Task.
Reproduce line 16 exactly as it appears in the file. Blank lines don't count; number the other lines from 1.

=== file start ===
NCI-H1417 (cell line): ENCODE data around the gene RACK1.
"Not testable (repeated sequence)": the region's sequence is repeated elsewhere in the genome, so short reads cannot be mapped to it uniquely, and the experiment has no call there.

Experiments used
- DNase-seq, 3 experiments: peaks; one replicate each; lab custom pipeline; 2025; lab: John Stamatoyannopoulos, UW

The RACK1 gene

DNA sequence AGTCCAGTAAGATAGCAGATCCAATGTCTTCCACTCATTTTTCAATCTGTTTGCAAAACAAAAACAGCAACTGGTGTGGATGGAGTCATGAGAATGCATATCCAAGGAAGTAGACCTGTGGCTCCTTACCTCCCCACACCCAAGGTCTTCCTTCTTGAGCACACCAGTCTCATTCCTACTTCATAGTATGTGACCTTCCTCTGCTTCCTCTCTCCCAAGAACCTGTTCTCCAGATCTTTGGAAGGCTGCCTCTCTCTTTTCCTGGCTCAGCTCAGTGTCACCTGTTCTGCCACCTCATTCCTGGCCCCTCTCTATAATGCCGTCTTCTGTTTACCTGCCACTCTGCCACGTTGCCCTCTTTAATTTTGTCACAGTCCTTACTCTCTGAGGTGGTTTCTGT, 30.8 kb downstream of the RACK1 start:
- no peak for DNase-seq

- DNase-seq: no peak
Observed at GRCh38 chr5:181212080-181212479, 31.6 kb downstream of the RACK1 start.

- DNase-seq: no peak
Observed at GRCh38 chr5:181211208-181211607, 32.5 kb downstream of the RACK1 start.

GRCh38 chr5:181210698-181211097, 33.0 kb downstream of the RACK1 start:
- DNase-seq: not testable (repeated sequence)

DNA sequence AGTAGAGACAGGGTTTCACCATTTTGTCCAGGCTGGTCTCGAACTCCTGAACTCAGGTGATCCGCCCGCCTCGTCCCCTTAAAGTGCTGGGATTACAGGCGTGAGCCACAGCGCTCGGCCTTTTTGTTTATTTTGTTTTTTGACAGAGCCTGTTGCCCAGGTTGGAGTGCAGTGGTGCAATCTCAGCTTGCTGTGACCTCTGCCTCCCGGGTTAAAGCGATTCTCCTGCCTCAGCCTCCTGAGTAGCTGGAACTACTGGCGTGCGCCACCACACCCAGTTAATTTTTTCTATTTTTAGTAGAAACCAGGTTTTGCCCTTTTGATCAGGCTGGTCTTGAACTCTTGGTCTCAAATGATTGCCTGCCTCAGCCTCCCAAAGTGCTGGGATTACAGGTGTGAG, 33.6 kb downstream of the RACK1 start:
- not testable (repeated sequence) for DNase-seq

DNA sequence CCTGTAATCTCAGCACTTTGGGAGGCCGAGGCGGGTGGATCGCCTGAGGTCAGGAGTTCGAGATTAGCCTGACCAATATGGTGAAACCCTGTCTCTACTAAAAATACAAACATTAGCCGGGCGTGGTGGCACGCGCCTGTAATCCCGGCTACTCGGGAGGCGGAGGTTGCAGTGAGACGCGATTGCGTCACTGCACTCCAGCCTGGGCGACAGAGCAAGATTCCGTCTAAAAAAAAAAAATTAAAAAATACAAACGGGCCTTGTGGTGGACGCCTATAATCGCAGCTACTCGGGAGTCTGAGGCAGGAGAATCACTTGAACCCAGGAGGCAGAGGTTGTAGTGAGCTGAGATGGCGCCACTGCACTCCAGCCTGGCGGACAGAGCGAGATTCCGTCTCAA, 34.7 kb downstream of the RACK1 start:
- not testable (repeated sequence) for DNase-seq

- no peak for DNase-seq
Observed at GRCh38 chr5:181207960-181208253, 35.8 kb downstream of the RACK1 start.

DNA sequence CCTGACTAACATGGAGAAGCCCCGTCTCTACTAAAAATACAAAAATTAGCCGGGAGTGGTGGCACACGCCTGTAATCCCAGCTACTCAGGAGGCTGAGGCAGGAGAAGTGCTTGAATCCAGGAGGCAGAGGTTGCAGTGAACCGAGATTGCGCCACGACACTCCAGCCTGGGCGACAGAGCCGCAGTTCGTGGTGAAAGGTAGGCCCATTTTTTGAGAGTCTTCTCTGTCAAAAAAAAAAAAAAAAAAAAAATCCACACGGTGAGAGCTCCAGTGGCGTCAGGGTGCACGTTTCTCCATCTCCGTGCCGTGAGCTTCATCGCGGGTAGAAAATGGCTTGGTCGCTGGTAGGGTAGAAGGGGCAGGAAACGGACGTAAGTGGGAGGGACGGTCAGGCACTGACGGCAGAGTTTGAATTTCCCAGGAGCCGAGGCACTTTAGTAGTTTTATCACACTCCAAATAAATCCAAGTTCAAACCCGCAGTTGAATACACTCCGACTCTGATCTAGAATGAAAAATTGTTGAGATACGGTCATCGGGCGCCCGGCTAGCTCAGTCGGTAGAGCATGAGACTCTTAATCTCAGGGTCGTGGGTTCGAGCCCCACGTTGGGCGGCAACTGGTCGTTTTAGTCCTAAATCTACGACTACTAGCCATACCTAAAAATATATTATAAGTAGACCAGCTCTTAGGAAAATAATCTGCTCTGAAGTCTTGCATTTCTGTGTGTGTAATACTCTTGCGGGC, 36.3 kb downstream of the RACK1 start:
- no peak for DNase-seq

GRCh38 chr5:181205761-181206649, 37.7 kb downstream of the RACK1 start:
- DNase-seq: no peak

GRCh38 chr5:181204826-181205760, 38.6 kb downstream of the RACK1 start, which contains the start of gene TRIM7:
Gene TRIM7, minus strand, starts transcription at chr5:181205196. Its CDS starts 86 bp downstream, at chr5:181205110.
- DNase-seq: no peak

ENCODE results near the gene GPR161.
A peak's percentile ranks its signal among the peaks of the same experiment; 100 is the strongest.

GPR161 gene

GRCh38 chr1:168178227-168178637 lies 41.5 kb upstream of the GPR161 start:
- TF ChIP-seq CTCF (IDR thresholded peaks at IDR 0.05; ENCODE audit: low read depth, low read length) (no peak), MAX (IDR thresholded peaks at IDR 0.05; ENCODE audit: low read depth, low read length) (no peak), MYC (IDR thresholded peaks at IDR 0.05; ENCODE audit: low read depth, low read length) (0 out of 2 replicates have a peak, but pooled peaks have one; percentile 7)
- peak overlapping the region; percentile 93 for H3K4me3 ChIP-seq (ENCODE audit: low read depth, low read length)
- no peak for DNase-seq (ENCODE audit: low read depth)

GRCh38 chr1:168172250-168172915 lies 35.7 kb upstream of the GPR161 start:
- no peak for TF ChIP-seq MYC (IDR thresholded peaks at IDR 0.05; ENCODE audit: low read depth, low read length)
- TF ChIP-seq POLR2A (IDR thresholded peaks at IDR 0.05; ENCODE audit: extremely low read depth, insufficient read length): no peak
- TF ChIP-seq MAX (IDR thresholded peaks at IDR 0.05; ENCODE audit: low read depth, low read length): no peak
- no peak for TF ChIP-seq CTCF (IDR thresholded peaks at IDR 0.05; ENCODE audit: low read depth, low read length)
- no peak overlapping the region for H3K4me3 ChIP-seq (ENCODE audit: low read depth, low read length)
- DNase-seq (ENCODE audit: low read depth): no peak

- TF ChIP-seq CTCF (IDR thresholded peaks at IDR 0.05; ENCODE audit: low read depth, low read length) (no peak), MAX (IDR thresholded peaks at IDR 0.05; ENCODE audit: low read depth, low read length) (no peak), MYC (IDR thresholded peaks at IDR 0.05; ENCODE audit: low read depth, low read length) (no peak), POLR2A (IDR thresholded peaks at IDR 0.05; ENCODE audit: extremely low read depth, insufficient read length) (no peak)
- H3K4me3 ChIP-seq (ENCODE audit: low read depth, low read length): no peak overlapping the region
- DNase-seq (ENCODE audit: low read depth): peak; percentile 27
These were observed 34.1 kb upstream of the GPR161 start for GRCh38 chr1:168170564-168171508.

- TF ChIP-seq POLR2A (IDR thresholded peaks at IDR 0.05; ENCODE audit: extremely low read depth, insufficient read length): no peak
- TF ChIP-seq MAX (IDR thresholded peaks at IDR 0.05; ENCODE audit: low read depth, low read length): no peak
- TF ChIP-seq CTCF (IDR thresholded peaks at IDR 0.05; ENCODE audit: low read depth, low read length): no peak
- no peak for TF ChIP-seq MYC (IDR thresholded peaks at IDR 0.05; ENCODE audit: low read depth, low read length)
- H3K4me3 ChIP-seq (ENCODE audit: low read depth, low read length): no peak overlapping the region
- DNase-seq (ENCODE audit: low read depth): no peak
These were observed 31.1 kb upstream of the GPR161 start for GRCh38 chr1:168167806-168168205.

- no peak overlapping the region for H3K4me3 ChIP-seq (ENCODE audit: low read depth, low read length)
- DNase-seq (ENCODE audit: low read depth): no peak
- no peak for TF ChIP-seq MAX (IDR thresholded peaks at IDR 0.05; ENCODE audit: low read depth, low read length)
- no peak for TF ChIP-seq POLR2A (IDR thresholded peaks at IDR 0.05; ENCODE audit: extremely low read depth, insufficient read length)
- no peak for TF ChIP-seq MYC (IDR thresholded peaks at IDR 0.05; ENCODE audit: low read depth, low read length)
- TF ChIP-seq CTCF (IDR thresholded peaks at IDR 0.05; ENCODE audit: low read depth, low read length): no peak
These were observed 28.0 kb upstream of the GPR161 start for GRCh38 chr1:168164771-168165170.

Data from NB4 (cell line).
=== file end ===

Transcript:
DNA sequence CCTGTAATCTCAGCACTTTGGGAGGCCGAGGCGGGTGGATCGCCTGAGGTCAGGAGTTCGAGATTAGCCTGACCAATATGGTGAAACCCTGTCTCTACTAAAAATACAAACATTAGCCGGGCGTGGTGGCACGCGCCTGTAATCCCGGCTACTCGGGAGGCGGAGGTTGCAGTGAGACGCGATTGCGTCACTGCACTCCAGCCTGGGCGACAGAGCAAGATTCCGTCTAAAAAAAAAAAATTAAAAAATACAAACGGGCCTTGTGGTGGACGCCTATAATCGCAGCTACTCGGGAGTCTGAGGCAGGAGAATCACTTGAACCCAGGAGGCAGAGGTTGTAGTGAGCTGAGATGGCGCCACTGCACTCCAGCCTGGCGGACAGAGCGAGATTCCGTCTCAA, 34.7 kb downstream of the RACK1 start: